• Easy to integrate in existing projects: device-dependent traits are confined in a class specifically designed for this purpose, while already existing classes for data processing and storage are sufficiently generic so as to support manipulation of many ordinary data types —such as real and complex N-dimensional arrays, among others—, but also easy to override and to derive from, if needed.

The rest of this paper is organized as follows: section 2 reviews the main existing approaches to the problem of using dedicated devices for medical image processing, with an special focus on image reconstruction; section 3 describes the architecture of ; section 4 shows a case study where  is used to reconstruct an MRI image from fully sampled -space; we also include performance comparison of with two other well-known packages as well as a comparison with OpenMP; section 5 concludes the paper.

2 Related Work

The use of dedicated devices for medical image processing has drawn notable attention in recent years, especially with the evolution of GPUs towards general-purpose computing devices (GPGPU). This section briefly describes the most remarkable works in this direction we are aware of.

The Berkeley Advanced Reconstruction Toolbox (BART) [16] is a programming library as well as a collection of command line tools to carry out MR image reconstruction [14]. In the paper, the authors refer to this toolbox as a “framework for iterative image reconstruction”, so the terms library and framework are used interchangeably albeit differences exist between both. This toolbox has a twofold orientation, namely, it serves for rapid algorithm prototyping and testing and it also facilitates the integration of these algorithms into the data acquisition and reconstruction pipeline. The library also provides support for parallel computation using multiple CPUs or, for some of the available algorithms, GPUs. CUDA is, however, the only supported API for the latter option, so dedicated processing is limited to GPU-type devices from nVidia.

Another interesting and very popular framework is “Gadgetron”[7]; this framework allows the user to construct streaming data processing pipelines, where data is processsed by a series of modules (the gadgets). The pipeline is configured by means of an XML description file. Gadgetron is based on a client-server architecture, in which the latter is responsible for performing the actual reconstruction computations while the former is in charge of sending raw data to the server and receiving reconstructed images from it, either for visualization or storage. Client-server communication works over TCP/IP, using an ad-hoc protocol which typically conveys the input or output data and the XML description file. This XML file contains a reader and a writer definition as well as a list of gadgets which conform the processing pipeline. Gadgets are specified by their name, i.e. the library in which they are located and the actual class that implements it; properties can also be defined for parameter setup within each gadget. Gadgetron uses Linux container technology [3] to provide its network services, and is distributed through the Docker platform [4]. Since it is conceived as a network service with a client-server approach, Gadgetron deployment should be carefully planned in advance. However, Gadgetron allows the practitioner to build gadgets as standalone applications as well, for cases where no client/server approach or pipeline specification is needed. Parallel computing is supported in CPU as well as in GPU [6], again, via CUDA.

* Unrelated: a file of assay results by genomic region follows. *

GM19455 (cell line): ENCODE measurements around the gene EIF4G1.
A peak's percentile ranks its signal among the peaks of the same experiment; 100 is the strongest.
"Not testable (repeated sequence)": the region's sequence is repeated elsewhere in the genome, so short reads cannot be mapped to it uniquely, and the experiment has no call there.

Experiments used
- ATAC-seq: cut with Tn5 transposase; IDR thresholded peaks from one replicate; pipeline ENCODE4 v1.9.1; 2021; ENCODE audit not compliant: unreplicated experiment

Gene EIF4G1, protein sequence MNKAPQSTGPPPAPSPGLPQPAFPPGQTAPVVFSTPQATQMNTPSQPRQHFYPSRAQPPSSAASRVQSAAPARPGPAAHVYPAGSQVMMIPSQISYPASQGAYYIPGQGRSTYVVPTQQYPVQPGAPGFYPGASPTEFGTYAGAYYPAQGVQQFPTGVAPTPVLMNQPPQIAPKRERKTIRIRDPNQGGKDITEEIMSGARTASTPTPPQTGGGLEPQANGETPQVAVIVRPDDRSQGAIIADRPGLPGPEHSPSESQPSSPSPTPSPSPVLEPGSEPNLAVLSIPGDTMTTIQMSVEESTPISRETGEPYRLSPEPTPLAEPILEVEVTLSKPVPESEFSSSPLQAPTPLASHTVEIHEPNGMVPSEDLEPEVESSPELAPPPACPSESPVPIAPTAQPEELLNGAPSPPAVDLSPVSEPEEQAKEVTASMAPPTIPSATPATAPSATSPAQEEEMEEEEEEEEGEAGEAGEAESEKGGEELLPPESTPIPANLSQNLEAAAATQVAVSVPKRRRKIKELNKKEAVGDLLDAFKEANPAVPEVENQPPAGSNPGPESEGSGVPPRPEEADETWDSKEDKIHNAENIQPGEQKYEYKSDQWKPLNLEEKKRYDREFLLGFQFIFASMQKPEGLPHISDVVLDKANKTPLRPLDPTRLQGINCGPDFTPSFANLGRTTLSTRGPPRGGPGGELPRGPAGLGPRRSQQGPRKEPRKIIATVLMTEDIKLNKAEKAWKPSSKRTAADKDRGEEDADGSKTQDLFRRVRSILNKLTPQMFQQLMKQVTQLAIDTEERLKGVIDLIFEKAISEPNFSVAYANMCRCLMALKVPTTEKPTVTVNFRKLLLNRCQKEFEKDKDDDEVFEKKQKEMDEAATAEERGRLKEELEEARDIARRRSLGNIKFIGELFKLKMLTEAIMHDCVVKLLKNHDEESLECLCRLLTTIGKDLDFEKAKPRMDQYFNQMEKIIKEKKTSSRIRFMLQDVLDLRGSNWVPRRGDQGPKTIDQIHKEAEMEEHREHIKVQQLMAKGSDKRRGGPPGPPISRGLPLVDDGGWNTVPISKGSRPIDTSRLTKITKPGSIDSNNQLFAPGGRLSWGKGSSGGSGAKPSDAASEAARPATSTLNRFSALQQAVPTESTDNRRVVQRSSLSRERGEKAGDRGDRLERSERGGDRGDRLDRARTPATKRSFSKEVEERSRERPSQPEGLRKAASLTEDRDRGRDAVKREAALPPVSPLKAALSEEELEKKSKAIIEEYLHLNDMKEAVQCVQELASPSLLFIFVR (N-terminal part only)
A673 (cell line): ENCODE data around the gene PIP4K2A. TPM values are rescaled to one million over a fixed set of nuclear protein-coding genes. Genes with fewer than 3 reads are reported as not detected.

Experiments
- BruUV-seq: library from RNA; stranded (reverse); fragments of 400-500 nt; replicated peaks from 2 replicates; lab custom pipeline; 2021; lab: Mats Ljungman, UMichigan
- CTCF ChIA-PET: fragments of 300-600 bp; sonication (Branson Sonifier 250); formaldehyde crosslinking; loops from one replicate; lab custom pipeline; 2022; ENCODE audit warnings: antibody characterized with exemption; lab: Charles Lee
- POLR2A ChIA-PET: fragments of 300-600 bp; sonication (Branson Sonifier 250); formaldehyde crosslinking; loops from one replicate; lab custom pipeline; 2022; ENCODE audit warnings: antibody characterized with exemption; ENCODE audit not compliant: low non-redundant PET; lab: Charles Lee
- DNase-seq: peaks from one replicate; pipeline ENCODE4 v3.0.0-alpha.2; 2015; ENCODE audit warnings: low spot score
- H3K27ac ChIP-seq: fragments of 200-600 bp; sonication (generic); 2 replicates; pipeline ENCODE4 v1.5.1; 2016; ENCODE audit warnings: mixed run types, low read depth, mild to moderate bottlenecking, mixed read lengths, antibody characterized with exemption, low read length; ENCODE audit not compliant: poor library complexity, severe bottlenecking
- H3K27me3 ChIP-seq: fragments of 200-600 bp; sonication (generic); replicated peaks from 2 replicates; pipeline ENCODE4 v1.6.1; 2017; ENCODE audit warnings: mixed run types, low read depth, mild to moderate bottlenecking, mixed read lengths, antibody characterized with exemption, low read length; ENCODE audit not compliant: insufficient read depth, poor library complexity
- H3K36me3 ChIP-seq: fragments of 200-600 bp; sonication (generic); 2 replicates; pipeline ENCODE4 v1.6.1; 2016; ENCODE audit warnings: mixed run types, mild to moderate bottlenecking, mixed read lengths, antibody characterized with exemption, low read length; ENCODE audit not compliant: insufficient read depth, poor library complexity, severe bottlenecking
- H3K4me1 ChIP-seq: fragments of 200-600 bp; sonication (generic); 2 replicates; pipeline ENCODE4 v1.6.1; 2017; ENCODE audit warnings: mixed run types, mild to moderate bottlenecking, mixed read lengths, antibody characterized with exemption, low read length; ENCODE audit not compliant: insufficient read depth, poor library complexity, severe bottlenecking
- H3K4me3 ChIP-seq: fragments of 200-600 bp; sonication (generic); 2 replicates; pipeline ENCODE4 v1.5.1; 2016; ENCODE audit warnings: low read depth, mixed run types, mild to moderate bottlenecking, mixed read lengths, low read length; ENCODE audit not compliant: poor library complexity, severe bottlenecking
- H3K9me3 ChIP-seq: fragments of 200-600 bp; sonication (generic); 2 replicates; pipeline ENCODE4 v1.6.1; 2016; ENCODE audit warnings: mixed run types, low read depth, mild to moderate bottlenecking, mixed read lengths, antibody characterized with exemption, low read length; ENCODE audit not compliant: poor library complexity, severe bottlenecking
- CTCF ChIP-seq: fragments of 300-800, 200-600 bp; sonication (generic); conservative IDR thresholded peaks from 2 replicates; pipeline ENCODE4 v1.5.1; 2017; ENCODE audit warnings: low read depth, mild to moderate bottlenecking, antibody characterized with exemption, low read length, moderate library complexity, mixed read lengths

Other well-known software packages for MR acquisition and reconstruction are Yarra [2], CS_MoCo_LAB [9], Codeare [17], MIRT [5] and GPUNufft [12]. However, we do not mean to be exhaustive since our aim is not to overcome these platforms in terms of performance, but we intend to solve the issues referred to in the introduction while complying with relevant requirements for frameworks (also itemized in that section) and maintaining performance comparable to other state of the art frameworks.

Apart from these initiatives, general-purpose software packages are available, such as Matlab or Python, which have been adapted to GPU computing by adding a CUDA interface (by means of the Parallel Computing Toolbox in Matlab, and of the PyCUDA package for Python). For the latter, PyOpenCL [8] wraps the OpenCL API so it can be invoked from Python.

With some similarities with the former libraries, GPI [19] can also be mentioned. It is a Python-based graphical programming interface used for image reconstruction. The interface is typically used to create workflows for data manipulation and algorithm testing; built-in functionality can be extended by means of simple code interfaces. Recently, some functionality of BART seems to be integrated within a GPI node library.